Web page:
Oh, ps, the change in federal government does not, at this stage, seem to offer any grounds for optimism.

yes there are a lot of homeless in Australia and it is appalling.
I think we need to separate them in groups. first those that choose to be and those have it chosen for them. Also we need change our view of what a home is. A tent and a car is a home.Squatting too is a home.
People must remember that people with mental,alcohol,drug problems or other social idiosyncrasies often have problems living in shared houses and lack funds or the ability to hold a flat together or even a room in a boarding house.
A good place to start is by helping those that are victims of recent abuse and work you way down the ladder.

Fred,
Domestic violence is also the top reason teenagers run away and end up homeless either deliberately or accidentally. Often they'll be leaving after mum has gone back to dad for the umpteenth time because there was nowhere else to go.

When homelessness becomes a way of life people find it very difficult to adjust to having a roof over their heads again.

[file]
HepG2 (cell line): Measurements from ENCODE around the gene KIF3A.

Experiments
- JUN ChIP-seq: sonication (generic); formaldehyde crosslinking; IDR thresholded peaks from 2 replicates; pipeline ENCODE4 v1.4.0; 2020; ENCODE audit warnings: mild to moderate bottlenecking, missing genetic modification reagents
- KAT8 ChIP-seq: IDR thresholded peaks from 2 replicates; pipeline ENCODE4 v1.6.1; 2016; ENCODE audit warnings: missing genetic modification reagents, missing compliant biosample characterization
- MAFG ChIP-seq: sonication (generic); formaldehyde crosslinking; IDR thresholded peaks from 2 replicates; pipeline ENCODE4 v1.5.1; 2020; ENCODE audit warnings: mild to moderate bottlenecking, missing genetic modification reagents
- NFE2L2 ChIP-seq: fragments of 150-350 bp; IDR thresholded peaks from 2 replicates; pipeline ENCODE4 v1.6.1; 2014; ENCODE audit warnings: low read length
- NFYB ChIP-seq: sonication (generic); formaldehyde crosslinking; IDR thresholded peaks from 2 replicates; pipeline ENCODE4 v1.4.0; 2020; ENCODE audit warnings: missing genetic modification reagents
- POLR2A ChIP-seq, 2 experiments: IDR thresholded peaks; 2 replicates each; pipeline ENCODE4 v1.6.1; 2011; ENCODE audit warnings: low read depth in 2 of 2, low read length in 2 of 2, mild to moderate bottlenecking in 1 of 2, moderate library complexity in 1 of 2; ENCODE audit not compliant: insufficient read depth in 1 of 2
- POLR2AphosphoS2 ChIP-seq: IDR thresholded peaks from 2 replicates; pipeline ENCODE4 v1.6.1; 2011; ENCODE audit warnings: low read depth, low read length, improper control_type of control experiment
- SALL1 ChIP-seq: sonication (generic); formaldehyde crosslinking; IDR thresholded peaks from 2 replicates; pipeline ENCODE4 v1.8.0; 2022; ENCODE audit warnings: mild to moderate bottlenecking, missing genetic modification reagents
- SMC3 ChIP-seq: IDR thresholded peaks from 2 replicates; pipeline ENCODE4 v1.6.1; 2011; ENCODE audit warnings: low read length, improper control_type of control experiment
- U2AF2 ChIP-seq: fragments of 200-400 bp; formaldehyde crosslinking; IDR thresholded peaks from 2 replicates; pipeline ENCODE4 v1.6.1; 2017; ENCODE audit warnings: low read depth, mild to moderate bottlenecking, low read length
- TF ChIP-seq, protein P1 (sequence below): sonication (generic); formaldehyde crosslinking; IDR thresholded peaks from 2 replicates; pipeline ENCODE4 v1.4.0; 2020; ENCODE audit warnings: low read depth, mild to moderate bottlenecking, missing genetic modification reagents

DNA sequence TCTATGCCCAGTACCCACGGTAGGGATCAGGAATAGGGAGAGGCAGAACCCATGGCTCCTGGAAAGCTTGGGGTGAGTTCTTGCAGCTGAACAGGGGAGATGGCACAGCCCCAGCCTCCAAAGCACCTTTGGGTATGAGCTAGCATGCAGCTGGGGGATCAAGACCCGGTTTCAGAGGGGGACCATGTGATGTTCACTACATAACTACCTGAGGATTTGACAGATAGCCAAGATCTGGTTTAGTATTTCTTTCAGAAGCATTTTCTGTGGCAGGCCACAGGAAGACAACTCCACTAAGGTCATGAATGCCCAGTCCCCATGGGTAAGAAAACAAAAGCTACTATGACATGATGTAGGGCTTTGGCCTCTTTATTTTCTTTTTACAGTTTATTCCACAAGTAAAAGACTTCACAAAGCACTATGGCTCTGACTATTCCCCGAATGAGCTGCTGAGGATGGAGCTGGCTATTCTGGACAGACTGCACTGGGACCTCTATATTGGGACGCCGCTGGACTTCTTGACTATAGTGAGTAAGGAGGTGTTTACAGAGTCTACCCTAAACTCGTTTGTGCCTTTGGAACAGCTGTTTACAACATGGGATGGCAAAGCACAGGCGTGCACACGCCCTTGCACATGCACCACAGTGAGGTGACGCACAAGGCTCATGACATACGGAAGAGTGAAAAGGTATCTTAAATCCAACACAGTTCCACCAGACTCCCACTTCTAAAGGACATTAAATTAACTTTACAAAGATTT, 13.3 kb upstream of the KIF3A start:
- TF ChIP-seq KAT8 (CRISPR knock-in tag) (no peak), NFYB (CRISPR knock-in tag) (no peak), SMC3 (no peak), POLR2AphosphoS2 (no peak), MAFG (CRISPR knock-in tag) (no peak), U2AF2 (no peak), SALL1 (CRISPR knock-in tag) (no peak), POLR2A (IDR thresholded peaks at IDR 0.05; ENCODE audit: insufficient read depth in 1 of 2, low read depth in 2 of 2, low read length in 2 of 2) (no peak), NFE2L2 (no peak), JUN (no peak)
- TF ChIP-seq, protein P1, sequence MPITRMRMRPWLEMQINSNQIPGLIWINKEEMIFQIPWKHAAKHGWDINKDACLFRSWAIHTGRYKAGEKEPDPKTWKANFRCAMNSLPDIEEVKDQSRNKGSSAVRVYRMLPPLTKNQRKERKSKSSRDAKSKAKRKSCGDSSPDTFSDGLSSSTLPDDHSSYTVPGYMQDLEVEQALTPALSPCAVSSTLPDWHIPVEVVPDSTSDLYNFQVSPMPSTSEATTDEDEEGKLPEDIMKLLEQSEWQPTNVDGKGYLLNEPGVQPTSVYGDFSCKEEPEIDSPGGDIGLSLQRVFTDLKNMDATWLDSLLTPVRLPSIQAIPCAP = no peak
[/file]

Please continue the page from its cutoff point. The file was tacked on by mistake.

Gary,
"So there needs to be some form of intervention to try and prevent the breakup; intervention in the form of counseling or mediation."

I disagree. That was the Howard version of keeping families together. I'd argue that where domestic violence is the problem the first priority should be getting the victims, whoever they are, somewhere safe. Either that or remove the perpetrator. It's an accommodation problem first, mediation later. The solution needs to kick in long before homelessness becomes a habit.

Lyn,
re your comment ' I'd argue that where domestic violence is the problem the first priority should be getting the victims, whoever they are, somewhere safe'. Yes. The 'Way Forward' paper quoted in the post says that one 'in five people who used a homeless service last year was a women escaping domestic violence.'